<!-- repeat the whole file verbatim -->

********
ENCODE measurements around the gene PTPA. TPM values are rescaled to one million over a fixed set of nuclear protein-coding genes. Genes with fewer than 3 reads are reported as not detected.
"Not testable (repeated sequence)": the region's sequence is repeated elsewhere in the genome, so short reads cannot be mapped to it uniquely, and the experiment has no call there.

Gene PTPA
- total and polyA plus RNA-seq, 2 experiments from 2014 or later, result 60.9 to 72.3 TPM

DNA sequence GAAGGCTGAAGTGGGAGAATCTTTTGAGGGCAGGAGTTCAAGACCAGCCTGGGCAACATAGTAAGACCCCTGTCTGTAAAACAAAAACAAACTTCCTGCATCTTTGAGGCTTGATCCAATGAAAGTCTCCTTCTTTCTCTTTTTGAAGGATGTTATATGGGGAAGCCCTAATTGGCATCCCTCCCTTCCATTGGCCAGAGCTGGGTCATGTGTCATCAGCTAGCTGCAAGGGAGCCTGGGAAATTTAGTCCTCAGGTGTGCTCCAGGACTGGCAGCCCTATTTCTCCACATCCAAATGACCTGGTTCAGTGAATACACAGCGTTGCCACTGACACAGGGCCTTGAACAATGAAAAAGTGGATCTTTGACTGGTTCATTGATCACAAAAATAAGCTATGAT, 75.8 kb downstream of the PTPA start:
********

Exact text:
ENCODE measurements around the gene PTPA. TPM values are rescaled to one million over a fixed set of nuclear protein-coding genes. Genes with fewer than 3 reads are reported as not detected.
"Not testable (repeated sequence)": the region's sequence is repeated elsewhere in the genome, so short reads cannot be mapped to it uniquely, and the experiment has no call there.

Gene PTPA
- total and polyA plus RNA-seq, 2 experiments from 2014 or later, result 60.9 to 72.3 TPM

DNA sequence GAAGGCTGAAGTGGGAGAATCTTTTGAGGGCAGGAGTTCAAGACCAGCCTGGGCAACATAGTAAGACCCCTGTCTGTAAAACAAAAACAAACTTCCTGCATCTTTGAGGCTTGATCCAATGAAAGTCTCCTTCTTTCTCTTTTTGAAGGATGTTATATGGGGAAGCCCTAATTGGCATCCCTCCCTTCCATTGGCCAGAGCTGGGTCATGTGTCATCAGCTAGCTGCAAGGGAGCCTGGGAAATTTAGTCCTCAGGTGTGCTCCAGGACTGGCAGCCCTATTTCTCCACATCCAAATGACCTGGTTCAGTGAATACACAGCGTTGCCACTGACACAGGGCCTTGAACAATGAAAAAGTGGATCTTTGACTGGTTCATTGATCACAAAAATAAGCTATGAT, 75.8 kb downstream of the PTPA start: